Detroit: Become Human - A Leap Forward for Quantic Dream

This has been an amazing year for games, with titles like Spider-Man, God of War, and Red Dead Redemption.  The one title that stood out to me was Detroit: Become Human.  Detroit made its initial debut as a tech demo called “Kara”.  It was a stunning tech demo that had promise.  Little did we know that Quantic Dream was working on amazing game.  

Detroit is truly a choose your own adventure game.  Every choice you make in the game has consequences, not only within the story, but with the three protagonists as well.  The demo shown off at E3 2017, which was the first mission of the game, did not waste any time forcing you to make a choice.  In this scenario, you had the choice whether or not to save a goldfish that was lying on the ground do to a broken tank.   This simple decision has long lasting consequences.  This is what makes this game brilliant.  Most games take you along a predetermined path that may have slight variations in the story, similar to the Mass Effect series.  That is not the case with Detroit.  Every decision truly matters, and unless you make the same exact decisions as someone else, your game will be different than that of a friend.

The voice acting and motion capture were on point.  When you see a picture of the the actor next to their in-game character, you truly see the devotion Quantic Dream put into this game.  Two characters are instantly recognizable in both their look and voices.  Veteran voice actor Clancy Brown who has played some iconic characters(Hades in God of War 3, Mr. Krabs in Spongebob Squarepants, and Lex Luthor in the Animated Adventures of Superman) jumps out the second you hear his voice.  He plays tough cop Hank Anderson, who has an unfortunate history with androids, and he lets it be know.  On the other side there is the legendary Lance Henricksen known for his roles as Bishop/Weyland in the Alien franchise, as well as Admiral Hackett in the Mass Effect trilogy.  The second you see him on screen and hear his voice, you instantly know who it is.  There were a trio of actors that were the focus were impeccable.  Valorie Curry, as Kara, brought a vulnerability to her role.  Depending on the choices you make, this vulnerability can be her downfall.  The first android we meet in the game, Connor, is played by Bryan Dechart.  Connor is very much straight forward and by the books.  He is committed to seeing the course through on his mission.  Finally there is Markus played by Jesse Williams of Grey’s Anatomy.  Markus is the very emodiment of this game.  He is caring, loyal, and protective of those that are in his care.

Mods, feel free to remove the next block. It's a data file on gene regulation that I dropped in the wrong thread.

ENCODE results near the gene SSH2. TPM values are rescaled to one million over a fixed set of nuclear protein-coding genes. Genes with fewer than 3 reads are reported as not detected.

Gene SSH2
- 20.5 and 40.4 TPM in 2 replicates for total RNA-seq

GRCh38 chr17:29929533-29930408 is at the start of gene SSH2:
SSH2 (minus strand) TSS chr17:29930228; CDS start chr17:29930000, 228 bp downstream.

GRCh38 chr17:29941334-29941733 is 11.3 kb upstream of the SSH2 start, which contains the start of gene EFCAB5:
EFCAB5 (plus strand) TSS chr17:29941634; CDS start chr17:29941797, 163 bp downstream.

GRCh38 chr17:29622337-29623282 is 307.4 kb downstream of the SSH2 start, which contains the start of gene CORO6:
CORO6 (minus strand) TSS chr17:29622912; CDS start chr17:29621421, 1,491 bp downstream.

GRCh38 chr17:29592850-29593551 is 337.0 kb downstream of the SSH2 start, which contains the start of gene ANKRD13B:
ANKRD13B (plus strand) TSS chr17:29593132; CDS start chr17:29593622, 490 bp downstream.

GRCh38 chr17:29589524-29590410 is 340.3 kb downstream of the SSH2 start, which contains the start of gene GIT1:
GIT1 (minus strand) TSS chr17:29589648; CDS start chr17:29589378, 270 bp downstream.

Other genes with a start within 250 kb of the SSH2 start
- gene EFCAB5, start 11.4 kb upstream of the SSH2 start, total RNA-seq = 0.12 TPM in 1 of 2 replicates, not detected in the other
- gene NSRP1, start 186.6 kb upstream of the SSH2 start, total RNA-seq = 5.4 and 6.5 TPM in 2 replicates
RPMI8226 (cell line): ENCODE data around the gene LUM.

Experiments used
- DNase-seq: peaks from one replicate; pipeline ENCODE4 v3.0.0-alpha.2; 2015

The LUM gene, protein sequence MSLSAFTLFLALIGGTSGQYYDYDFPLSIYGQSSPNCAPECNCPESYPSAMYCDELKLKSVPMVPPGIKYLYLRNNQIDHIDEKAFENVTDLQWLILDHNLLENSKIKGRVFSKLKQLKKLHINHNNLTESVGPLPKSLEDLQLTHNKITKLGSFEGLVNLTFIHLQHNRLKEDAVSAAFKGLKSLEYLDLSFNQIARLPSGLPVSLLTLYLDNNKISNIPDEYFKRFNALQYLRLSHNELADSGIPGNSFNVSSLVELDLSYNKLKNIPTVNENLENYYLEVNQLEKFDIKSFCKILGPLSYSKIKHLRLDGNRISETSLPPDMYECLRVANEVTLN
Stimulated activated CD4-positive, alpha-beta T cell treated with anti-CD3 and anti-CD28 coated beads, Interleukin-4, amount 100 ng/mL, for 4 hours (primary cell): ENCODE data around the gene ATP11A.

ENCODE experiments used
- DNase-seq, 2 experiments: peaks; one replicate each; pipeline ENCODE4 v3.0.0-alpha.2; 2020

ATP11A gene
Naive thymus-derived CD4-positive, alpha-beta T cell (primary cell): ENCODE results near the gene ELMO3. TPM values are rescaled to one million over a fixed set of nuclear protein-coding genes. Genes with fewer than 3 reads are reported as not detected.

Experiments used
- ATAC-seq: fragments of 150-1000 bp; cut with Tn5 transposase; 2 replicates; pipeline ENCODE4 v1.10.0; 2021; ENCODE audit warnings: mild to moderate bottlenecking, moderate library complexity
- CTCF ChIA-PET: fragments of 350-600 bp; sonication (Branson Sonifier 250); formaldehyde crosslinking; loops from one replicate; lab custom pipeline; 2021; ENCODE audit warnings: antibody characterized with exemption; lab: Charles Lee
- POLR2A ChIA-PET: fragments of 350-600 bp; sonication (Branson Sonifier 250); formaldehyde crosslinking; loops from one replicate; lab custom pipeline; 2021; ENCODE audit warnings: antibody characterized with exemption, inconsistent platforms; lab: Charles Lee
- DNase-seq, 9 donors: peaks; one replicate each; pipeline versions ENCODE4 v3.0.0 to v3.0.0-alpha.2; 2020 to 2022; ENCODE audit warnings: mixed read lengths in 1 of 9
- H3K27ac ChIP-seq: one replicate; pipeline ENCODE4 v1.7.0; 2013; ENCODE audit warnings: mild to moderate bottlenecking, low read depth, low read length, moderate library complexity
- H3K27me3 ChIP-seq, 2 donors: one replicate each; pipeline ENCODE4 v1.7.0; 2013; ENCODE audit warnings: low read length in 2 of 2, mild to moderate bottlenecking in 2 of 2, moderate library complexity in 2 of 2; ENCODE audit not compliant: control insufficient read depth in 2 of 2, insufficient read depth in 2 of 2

Where this game really excels is with its social commentary.  So many parts of this game harken back to the freeing of the slaves and the civil rights movement.  Much like the slaves, androids are treated as property vs something that could be sentient.  Just as it was with the civil rights movement, the androids demand certainly inalienable rights.  It is through the eyes of the androids that you really begin to understand what the slaves and the people involved with the civil rights movement were going through.  In the end you care about the characters and the choices you have made with them; wanting to see things through until the end.

Matt Diorio (CGN Host)
Matt Diorio (CGN Host)
Editor/Podcast Host/Content Creator